UPDATED to reflect deal terms, comment from Bustle. Digital publisher Mic Network Inc. has agreed to be acquired by female-focused publisher Bustle Digital Group for a reported $5 million.

Mic laid off much of its staff this week in preparation for the sale. Mic CEO Chris Altchek announced the layoffs Thursday, in an all-hands meeting.

The sale price, first reported by the Wall Street Journal, represents a significant discount on Mic’s valuation when it raised $60 million from investors — a group of backers that includes Lightspeed Venture Partners and Time Warner Investments.

A Bustle spokeswoman confirmed the acquisition to Deadline, but did not respond to requests for information about the sale price or layoffs. Bustle’s CEO, Bryan Goldberg, has been acquiring troubled digital assets — most recently picking up Gawker.com, the one-time flagship of Gawker Media, in a bankruptcy auction.

Mic has been struggling financially since Facebook canceled its deal for Mic Dispatch,  a weekly news show on Facebook Watch that the millennial news publisher hailed this summer as “a big moment for the company in terms of growth and journalistic excellence.”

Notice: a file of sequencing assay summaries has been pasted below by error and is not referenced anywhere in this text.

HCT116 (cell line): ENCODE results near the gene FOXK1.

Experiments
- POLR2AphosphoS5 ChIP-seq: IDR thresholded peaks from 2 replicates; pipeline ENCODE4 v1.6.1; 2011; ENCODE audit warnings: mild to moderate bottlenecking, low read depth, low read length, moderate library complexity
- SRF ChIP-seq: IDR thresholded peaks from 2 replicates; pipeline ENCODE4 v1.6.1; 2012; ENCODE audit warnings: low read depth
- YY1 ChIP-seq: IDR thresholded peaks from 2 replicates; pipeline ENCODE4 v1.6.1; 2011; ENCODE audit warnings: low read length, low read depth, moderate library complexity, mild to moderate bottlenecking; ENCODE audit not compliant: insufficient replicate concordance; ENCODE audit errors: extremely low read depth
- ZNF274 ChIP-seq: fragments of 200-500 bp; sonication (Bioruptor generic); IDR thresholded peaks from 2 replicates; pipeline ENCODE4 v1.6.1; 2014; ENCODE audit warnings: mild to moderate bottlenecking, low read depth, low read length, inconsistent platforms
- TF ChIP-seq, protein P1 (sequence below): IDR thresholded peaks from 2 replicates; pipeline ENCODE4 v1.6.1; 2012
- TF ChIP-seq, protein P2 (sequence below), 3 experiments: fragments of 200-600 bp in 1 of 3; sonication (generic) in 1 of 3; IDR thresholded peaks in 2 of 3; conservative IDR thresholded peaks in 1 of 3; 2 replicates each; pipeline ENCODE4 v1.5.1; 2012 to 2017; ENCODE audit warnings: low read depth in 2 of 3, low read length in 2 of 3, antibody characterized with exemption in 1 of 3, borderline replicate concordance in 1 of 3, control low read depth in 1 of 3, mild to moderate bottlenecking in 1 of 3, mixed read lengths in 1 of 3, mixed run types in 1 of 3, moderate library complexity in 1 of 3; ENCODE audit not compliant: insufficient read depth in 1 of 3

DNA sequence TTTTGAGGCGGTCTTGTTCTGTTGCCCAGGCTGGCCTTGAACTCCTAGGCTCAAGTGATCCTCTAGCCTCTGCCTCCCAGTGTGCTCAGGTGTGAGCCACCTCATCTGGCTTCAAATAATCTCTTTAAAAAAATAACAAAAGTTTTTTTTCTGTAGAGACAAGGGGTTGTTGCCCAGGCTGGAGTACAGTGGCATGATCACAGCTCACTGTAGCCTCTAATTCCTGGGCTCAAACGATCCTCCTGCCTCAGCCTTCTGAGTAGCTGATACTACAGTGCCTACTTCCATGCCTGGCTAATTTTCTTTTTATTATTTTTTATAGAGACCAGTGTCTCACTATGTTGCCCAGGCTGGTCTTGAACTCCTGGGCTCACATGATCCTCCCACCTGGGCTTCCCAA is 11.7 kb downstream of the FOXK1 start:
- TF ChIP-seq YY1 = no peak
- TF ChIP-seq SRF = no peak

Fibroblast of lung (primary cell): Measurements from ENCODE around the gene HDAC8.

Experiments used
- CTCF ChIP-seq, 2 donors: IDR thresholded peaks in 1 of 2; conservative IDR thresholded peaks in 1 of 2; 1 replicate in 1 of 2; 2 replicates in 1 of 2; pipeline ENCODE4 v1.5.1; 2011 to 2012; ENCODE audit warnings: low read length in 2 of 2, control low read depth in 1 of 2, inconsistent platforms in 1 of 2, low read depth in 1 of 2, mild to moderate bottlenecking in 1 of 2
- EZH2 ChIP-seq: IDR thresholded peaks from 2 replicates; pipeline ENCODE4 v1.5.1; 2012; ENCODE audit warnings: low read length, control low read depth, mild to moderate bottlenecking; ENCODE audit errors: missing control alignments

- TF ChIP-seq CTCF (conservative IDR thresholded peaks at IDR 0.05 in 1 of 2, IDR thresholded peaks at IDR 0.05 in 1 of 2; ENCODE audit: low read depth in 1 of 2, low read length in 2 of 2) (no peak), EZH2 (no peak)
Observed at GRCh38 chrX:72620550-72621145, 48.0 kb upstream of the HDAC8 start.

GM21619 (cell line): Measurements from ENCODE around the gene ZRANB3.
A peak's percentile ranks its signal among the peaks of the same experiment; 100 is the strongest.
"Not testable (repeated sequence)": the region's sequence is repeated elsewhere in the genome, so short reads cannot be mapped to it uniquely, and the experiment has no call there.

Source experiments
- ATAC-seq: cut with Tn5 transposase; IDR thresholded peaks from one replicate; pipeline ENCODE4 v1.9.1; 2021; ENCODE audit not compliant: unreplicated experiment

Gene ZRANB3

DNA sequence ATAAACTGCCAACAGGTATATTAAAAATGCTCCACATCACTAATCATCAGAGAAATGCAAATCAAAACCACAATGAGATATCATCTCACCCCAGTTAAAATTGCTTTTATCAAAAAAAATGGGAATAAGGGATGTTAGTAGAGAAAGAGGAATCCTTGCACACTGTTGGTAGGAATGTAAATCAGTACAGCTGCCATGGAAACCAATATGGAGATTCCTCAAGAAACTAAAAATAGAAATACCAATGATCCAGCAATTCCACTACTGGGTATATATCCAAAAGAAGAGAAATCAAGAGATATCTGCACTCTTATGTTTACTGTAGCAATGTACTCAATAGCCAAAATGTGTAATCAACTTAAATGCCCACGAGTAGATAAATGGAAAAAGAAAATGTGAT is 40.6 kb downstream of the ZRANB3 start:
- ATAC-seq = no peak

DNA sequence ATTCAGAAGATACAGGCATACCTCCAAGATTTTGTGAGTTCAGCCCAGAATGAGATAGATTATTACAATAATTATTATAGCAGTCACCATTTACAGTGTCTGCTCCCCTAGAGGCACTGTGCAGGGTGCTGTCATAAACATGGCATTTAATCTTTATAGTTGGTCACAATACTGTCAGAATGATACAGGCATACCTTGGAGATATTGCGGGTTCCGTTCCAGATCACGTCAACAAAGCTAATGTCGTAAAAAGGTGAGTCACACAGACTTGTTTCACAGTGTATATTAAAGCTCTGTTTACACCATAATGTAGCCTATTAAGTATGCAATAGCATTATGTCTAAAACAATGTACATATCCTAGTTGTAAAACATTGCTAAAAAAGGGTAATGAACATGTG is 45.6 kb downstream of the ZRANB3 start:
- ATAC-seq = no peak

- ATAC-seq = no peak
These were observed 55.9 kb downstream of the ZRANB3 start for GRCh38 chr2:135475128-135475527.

Its publisher, Cory Haik, packed up her personal belongings earlier this week, AdWeek reported. She announced her resignation today in an email to Mic’s staff, where she lauded its work reporting on the struggles and triumphs of people who would otherwise have been invisible.

“What you hear less about the truth is that it is expensive,” Haik wrote in an email obtained by Recode. “Our business models are unsettled, and the macro forces at play are going through their own states of unrest.”

Digital publishers have been struggling to find sustainable business models at a time when Google and Facebook together account for nearly 60% of digital advertising revenue and another behemoth, Amazon, is capturing a growing share of the digital ad market.

Content companies have been hit hard by a 2016 change in Facebook’s algorithms that reduced the visibility of news articles and videos in the News Feed. And media darlings, like BuzzFeed, are openly discussing the need for consolidation for digital publishers to survive.